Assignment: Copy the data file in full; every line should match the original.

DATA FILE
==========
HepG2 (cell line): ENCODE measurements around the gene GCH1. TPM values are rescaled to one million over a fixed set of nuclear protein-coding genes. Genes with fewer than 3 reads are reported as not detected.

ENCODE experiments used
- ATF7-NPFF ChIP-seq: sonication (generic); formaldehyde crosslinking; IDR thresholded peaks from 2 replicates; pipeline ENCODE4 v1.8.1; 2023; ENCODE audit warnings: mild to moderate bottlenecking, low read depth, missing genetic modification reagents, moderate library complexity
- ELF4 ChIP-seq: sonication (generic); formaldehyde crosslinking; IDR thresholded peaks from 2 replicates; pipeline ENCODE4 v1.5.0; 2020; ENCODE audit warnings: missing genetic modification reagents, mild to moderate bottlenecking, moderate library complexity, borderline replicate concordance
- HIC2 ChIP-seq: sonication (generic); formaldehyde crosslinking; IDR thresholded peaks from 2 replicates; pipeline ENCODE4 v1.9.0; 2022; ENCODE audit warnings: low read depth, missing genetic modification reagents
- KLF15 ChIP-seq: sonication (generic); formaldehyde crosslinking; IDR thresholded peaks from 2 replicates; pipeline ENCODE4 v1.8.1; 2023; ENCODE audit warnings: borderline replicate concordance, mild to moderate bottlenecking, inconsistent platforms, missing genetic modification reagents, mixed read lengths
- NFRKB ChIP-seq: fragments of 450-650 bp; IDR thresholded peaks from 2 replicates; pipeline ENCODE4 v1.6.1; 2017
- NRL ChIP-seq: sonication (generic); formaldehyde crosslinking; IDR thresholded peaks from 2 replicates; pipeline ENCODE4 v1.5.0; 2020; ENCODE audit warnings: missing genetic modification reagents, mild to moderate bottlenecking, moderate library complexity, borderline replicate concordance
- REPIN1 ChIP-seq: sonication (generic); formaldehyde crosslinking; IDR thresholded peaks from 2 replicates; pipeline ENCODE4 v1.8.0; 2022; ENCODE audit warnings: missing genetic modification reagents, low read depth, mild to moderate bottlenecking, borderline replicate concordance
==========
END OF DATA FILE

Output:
HepG2 (cell line): ENCODE measurements around the gene GCH1. TPM values are rescaled to one million over a fixed set of nuclear protein-coding genes. Genes with fewer than 3 reads are reported as not detected.

ENCODE experiments used
- ATF7-NPFF ChIP-seq: sonication (generic); formaldehyde crosslinking; IDR thresholded peaks from 2 replicates; pipeline ENCODE4 v1.8.1; 2023; ENCODE audit warnings: mild to moderate bottlenecking, low read depth, missing genetic modification reagents, moderate library complexity
- ELF4 ChIP-seq: sonication (generic); formaldehyde crosslinking; IDR thresholded peaks from 2 replicates; pipeline ENCODE4 v1.5.0; 2020; ENCODE audit warnings: missing genetic modification reagents, mild to moderate bottlenecking, moderate library complexity, borderline replicate concordance
- HIC2 ChIP-seq: sonication (generic); formaldehyde crosslinking; IDR thresholded peaks from 2 replicates; pipeline ENCODE4 v1.9.0; 2022; ENCODE audit warnings: low read depth, missing genetic modification reagents
- KLF15 ChIP-seq: sonication (generic); formaldehyde crosslinking; IDR thresholded peaks from 2 replicates; pipeline ENCODE4 v1.8.1; 2023; ENCODE audit warnings: borderline replicate concordance, mild to moderate bottlenecking, inconsistent platforms, missing genetic modification reagents, mixed read lengths
- NFRKB ChIP-seq: fragments of 450-650 bp; IDR thresholded peaks from 2 replicates; pipeline ENCODE4 v1.6.1; 2017
- NRL ChIP-seq: sonication (generic); formaldehyde crosslinking; IDR thresholded peaks from 2 replicates; pipeline ENCODE4 v1.5.0; 2020; ENCODE audit warnings: missing genetic modification reagents, mild to moderate bottlenecking, moderate library complexity, borderline replicate concordance
- REPIN1 ChIP-seq: sonication (generic); formaldehyde crosslinking; IDR thresholded peaks from 2 replicates; pipeline ENCODE4 v1.8.0; 2022; ENCODE audit warnings: missing genetic modification reagents, low read depth, mild to moderate bottlenecking, borderline replicate concordance